Animals

How we’re not that different from the OT peeps.

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Whenever I read about animal worship in the Old Testament, I feel a sense of superiority over first-century Egyptians.  Pridefully, I think of myself and my society as better than those who would worship birds and goats and golden calves.  It just sounds so primitive.

And then I look around.

I live in Colorado, where to say that people worship the Denver Broncos is undoubtedly an understatement.  I don’t think it’s possible to find someone in this state who wears orange accidentally, or merely because they enjoy its luminescent quality.  And while taking a knee in reverence to the spoken Word of God seems bold, even in a church, no one bats an eye if you tell them that you’re devoting and entire day and driving a long way to watch men throw a pigskin around in the name of victory for a horse-labeled organization.

It is, of course, at this moment that I realize I am wearing a Chicago Bears shirt.

Sports is an easy example, though.  Cubs, cardinals, hawks, lions–there’s a long list of animal mascots with whom we can rally alongside.

But the parking lot is no exception.  Mustangs, beetles, rams and impalas all have their place in our hearts, garages and payments.

How or why silly looking horse heads came to be a popular accessory for young partygoers and YouTube personalities to wear, I don’t know.  I just know that it’s a thing, and that it creeps me out.

The latest trend is the “dog face” picture.  Snapchat has created new filters that allow selfie-senders to depict themselves with the ears and snout of a dog.  I think there’s a cat version, too.

I do not understand why this is a thing.  Maybe I’m getting old.  Maybe it’s just stupid and I am one of few in whom this valuable truth has been entrusted.  But whatever the case, it is quite commonplace for smartphone owners to snap & share pictures of themselves with animal features.  Which makes me wonder whether or not bunny ears is still an effective means of mockery, or if it will not become a favor.

My hope is not that you will feel guilty rooting for your team, but that we would see through the pride that allows us to think ourselves so much better than our predecessors.  We’re not that different.

Write at Night

Gallup surveys have found that a majority of Americans aren’t “engaged” with their jobs, as defined as “those who are involved in, enthusiastic about and committed to their work and workplace.” Almost 18% of employees are in fact “actively disengaged” from their jobs. Maybe you’re somewhere in that 70% of the working disconnected. Maybe you…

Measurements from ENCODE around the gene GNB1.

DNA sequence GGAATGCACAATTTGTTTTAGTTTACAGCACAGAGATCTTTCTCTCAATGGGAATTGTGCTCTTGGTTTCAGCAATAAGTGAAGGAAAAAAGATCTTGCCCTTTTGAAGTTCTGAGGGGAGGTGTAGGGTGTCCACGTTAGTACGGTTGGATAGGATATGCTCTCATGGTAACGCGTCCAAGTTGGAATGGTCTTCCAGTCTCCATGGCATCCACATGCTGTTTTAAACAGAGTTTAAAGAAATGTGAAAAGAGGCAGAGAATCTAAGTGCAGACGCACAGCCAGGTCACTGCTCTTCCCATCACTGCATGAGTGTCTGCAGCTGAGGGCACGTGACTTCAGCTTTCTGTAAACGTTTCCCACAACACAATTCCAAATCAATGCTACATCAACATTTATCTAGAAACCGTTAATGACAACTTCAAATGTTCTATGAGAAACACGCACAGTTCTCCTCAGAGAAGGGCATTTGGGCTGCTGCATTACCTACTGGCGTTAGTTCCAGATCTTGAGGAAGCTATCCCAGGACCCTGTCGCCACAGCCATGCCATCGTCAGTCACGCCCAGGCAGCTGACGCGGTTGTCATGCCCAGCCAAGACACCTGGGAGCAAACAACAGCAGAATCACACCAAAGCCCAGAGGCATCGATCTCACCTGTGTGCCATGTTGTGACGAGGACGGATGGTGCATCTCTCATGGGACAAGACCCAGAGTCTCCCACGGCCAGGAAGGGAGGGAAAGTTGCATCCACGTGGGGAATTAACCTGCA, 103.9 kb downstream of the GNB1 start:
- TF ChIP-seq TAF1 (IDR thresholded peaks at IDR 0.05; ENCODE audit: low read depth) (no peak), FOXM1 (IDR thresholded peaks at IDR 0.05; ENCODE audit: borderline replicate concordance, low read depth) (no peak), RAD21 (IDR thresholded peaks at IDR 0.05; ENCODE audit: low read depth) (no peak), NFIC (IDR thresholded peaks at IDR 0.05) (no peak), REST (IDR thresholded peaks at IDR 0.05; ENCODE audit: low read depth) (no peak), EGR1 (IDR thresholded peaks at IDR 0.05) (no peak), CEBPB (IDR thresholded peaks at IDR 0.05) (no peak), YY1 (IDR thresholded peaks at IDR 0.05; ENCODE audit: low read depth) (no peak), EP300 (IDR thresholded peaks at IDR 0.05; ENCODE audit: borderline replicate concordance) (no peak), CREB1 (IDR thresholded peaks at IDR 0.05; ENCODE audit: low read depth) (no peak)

via How to Moonlight Your Way to Your Dreams: Case Studies From Famous Men — The Art of Manliness

Grace & Repentance

The Book of Romans is a good book.  I’d like to memorize it.  I was very moved when, via podcast, I listened to David Platt recite chapters 1 – 8 to his congregation in a sermon he gave while preaching at the Church of Brook Hills in Birmingham, AL.

In an attempt to begin familiarizing myself with the text, I was reading Romans aloud the other day.  And whether for the sake of memorizing or not, I think I like this method of experiencing Scripture.  Speaking Paul’s exaltations and exhortations made me feel the emotions I imagine he felt while writing those words in a way that I don’t usually appreciate when I’m skimming verses in order to satisfy a daily reading plan.

It’s admittedly been a while since I’ve studied Romans.  Come to think of it, I don’t know that I’ve ever personally studied Romans, but I’m sure I’ve read through most of it in the past.  Consequently, it only took until Chapter 2 before I had to stop and breathe, not because I was preaching too exhaustively, but because I’d been spiritually doubled over by Romans 2:4 (ESV):

Or do you presume on the riches of his kindness and forbearance and patience, not knowing that God’s kindness is meant to lead you to repentance?

Kindness is not weakness.  I fear I may have forgotten this.

Grace is not meant to enable me to linger in my sin.  Grace is the escape route from my sin.  Grace is not meant to be an umbrella under which I can avoid the downpour of God’s righteous judgment while I go on living ignorantly of his presence and guidance.  Grace is meant to lead me to repentance.  Grace is meant to help me see the truth about who God is, and who I am.

I have often taken His love as a source of comfort while ignoring it as a source of correction.  This needs to change.

 

Please help me, Father, to see that obedience to your word isn’t an opportunity for me to impress you, but an opportunity to live more fully satisfied than I’ve ever known.  Help me find joy in obedience.